The departure of the British troops (1918-21)

In the aftermath of the Armistice of November 1918 the British started to prepare the repatriation of the troops that fought on the Western front. As the survivors gradually left France the bodies of several hundreds of thousands of Tommies, who died in action, remained buried in French or Belgian soil. The countless military cemeteries which dot the landscapes of these regions bear testimony to this sad memory.

The body of one soldier, however, was returned to his home country. In 1920 the French and British authorities decided to pay tribute to the soldiers who died during the war by giving a ceremonial burial to an unknown soldier. In early November the bodies of several unknown British soldiers were dug up in different battlefields along the Western front. The coffins were covered with the Union Jack and then sent to Saint-Pol-sur-Ternoise (Pas-de-Calais). General Wyatt, the Commander of the British troops in Belgium and France, then randomly designated one of these coffins, and this soldier’s remains were sent to the UK to become the Unknown British Soldier. The coffin was transported to Boulogne-sur-Mer, where, after a Franco-British ceremony, it was put on the boat to Dover. On November 11th, 1920, at 11 a.m. precisely, the body of this unknown British soldier was buried in London, in the presence of King George V, in the nave of Westminster Abbey.

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  • Announcement of the sale of British pre-fab structures, 23 March 1919, newspapers, Departmental Archives of Pas-de-Calais – mark PG 224/9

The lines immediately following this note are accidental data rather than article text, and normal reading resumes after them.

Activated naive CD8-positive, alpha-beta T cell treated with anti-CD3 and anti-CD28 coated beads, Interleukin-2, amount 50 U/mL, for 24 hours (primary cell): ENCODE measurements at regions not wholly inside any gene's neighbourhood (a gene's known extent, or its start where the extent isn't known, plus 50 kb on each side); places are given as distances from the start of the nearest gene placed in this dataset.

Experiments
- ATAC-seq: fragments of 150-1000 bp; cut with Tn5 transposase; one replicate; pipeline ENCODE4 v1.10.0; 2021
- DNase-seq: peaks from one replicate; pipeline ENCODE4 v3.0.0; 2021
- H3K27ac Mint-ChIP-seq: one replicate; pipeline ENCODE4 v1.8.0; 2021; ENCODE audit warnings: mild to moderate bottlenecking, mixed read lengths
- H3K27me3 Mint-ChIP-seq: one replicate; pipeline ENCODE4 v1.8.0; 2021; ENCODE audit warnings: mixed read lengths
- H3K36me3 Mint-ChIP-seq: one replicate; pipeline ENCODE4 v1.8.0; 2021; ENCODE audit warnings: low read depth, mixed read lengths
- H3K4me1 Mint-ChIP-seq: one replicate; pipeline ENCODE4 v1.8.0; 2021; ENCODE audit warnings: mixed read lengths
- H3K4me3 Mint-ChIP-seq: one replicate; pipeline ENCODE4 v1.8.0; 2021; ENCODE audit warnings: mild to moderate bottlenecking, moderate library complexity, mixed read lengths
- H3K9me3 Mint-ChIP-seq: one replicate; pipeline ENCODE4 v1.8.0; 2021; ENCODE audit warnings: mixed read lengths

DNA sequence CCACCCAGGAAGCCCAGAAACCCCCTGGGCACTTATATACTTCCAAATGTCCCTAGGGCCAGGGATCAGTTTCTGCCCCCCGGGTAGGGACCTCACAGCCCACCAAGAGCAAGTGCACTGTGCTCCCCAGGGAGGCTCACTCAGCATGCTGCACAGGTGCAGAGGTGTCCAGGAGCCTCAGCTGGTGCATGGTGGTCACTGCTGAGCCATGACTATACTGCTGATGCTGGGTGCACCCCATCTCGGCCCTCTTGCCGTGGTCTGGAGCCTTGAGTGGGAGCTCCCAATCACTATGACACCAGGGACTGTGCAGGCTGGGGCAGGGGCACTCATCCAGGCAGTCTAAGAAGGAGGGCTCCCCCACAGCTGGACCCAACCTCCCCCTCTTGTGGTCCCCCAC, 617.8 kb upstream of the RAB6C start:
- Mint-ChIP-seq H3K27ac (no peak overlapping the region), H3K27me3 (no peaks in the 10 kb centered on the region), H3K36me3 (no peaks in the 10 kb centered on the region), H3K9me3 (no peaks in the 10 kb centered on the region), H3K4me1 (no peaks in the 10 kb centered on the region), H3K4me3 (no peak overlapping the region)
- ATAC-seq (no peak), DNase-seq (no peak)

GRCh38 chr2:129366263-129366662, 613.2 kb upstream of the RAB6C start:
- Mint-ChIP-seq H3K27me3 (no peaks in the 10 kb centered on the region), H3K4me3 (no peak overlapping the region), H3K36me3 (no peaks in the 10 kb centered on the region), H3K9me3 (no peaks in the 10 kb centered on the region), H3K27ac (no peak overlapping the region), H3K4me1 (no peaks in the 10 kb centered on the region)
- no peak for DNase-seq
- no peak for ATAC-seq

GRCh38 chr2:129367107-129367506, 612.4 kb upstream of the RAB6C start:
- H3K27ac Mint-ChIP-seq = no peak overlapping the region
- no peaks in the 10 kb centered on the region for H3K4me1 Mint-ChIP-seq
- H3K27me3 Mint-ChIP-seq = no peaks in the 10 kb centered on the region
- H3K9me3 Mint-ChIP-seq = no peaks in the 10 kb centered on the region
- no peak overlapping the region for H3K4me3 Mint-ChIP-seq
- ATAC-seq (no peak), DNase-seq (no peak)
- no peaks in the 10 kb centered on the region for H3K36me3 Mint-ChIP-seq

From 1919 the dismantling of the British camps led to the publication of various proposals of sale in the local press to private individuals of barracks and shacks.

  • Portrait of two Chinese workers, first quarter of the 20th century, photo, Archives de Dunkerque – Centre de la mémoire urbaine d’agglomération

    After the Armistice many of the Chinese workers were employed to clean up the former battlefields: they dug up the bodies of soldiers so they could be transferred to their final resting place, recovered unexploded ordnance and so on….

  • Caron Achille (1888-1947), Construction of the British Cemetery at Etaples, first quarter of the 20th century, glass plate, © Musée Quentovic – Ville d’Etaples-sur-Mer

    The large British cemetery at Etaples bears testimony to the many soldiers who died in the hospitals nearby, during the Great War.

announcement of the sale of British pre-fab structuresportrait of two Chinese workersconstruction of the British cemetery at Etaples